Source: Universities out of touch with industrial world: Panelists – NewsDay Zimbabwe April 10, 2017
THERE is a huge disconnect between industry and academic institutions in Zimbabwe, a situation that has left the economy hanging in the balance, NewsDay has heard.
By MTHANDAZO NYONI
Speaking at a business breakfast meeting organised by Global Shapers Bulawayo hub on Friday, panelists said universities were out of touch with what was happening in the industrial world.
Policy analyst, Butler Tambo, said the education sector has been producing a lot of graduates, who were failing to secure jobs.
“The question is, is it an issue of the graduates not having the requisite skills or is it an issue of industry simply being unable to absorb them? My take becomes a fact that education falls under the superstructure of the economy. So it supposed to be economic policy of the country that determines what universities should produce,” he said.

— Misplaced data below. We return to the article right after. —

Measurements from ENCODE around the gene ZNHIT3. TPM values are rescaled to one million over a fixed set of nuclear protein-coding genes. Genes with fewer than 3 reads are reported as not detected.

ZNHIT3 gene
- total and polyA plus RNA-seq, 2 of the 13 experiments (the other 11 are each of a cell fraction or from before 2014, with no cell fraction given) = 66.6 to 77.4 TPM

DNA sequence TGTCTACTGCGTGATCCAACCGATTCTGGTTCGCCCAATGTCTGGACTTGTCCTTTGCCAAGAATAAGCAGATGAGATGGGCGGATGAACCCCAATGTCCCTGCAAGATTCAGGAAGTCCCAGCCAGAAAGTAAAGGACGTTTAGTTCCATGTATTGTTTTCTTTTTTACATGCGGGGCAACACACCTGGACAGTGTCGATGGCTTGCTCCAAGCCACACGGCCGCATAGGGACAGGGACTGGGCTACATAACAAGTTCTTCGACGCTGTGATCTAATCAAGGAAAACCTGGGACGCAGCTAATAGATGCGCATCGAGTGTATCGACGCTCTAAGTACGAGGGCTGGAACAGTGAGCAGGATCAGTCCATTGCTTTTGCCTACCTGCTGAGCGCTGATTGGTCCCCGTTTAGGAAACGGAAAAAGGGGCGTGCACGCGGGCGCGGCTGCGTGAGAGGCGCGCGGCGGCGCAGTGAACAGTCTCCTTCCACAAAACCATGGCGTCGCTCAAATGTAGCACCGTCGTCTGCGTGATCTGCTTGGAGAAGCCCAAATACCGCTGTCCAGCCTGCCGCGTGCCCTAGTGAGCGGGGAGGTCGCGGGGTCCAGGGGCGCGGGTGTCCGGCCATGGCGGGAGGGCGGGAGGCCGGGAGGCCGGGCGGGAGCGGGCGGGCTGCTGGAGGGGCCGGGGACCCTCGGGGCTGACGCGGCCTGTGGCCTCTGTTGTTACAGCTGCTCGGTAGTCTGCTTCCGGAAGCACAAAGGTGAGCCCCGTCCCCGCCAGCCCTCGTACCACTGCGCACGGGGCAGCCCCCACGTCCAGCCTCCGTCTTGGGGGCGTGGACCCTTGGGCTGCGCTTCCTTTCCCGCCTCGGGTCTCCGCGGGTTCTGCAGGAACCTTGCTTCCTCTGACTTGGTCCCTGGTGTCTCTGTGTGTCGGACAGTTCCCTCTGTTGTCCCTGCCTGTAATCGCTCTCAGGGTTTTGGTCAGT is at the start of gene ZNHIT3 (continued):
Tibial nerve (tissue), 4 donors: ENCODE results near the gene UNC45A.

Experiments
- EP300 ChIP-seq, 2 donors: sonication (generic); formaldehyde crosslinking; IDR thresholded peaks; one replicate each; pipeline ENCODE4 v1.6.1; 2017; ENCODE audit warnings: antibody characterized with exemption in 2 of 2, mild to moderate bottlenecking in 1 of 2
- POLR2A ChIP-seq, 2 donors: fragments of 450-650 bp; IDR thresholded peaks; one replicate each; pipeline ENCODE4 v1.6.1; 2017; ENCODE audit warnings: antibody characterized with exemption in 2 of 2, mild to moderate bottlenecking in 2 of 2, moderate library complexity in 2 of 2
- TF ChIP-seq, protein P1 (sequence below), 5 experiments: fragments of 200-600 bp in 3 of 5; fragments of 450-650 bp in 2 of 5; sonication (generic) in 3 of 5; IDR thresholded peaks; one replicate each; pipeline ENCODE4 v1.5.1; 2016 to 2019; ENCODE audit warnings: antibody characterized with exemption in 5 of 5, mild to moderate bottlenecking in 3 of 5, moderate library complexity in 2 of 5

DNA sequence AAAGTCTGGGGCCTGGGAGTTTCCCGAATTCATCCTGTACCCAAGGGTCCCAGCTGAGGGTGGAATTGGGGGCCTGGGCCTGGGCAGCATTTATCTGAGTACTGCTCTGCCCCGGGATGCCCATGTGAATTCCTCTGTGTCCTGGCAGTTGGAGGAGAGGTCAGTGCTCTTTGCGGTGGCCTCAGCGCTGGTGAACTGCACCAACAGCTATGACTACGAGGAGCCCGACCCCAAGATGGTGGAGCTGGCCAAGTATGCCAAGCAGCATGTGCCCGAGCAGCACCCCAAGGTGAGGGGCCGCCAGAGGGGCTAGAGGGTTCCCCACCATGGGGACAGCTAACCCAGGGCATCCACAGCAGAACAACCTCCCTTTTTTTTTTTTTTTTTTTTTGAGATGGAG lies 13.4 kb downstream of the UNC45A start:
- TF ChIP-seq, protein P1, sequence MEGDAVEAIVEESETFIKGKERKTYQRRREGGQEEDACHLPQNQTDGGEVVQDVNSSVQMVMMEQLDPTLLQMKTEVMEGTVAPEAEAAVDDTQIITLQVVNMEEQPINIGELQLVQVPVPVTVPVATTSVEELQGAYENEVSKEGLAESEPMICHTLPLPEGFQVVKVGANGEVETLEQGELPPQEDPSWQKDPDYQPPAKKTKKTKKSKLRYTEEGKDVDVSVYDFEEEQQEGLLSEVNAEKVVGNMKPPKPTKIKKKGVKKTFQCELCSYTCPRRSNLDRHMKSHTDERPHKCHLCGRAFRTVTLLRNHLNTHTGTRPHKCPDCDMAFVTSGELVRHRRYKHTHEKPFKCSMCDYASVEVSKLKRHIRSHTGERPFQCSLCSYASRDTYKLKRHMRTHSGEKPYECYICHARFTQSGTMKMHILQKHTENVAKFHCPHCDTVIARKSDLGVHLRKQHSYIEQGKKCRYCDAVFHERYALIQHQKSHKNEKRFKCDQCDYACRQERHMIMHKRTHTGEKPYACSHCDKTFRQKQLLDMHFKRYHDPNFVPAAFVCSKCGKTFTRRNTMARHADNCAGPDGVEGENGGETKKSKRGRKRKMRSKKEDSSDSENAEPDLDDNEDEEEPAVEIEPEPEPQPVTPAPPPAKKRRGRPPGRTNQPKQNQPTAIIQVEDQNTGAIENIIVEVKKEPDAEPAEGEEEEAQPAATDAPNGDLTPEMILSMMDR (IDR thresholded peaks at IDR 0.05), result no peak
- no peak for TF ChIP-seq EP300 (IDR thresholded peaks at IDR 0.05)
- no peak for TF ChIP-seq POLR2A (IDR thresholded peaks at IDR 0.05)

Another panelist, Davies Sibanda, said there was a huge disconnect between Zimbabwe’s universities and industry.
“One, industry is not static and universities have actually closed themselves out from where everything is happening. The kind of graduate that comes into the industry is actually a graduate, who actually arrives in a workplace when the workplace has moved four to five years ahead,” Sibanda, a labour expert, said.
He said the world was moving so fast that what graduates learnt in the first years at universities become irrelevant to the industry when they finish.
“Our universities are not current and that is the biggest issue,” Sibanda said.
Reginald Shoko, an economic analyst, said universities were dead and needed to wake up.
“Universities in Zimbabwe, as they are, are dead. They are not contributing to anything to the economy because they are just churning out people, who are just certified, but not certified for the existing world,” Shoko said.
In response, academic Samson Mtisi said academic institutions have responded by sending students on industrial attachment as a way of complementing their skills.
But he conceded that there was need for more collaboration between universities and industry.